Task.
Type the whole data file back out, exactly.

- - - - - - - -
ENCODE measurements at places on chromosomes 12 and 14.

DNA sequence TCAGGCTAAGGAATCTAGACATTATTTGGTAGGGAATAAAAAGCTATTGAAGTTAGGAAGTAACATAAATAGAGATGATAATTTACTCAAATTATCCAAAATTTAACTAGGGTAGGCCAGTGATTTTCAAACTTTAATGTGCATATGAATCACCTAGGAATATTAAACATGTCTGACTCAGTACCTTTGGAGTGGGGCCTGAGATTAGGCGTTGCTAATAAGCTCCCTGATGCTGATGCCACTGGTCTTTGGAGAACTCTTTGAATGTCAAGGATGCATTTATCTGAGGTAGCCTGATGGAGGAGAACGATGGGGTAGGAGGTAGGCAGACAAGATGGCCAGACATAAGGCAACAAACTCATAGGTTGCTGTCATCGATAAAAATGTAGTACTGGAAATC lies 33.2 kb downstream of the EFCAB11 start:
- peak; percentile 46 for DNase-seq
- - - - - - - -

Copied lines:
ENCODE measurements at places on chromosomes 12 and 14.

DNA sequence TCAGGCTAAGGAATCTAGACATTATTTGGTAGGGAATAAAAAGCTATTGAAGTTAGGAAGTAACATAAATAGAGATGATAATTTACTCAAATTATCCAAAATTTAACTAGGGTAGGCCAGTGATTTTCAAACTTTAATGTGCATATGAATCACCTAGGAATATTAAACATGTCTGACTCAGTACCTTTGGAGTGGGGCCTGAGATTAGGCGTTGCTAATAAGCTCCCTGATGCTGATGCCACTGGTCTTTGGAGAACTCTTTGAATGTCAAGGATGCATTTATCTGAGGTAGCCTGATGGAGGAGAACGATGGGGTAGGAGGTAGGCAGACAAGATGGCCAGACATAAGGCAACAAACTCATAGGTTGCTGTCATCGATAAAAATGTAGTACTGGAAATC lies 33.2 kb downstream of the EFCAB11 start:
- peak; percentile 46 for DNase-seq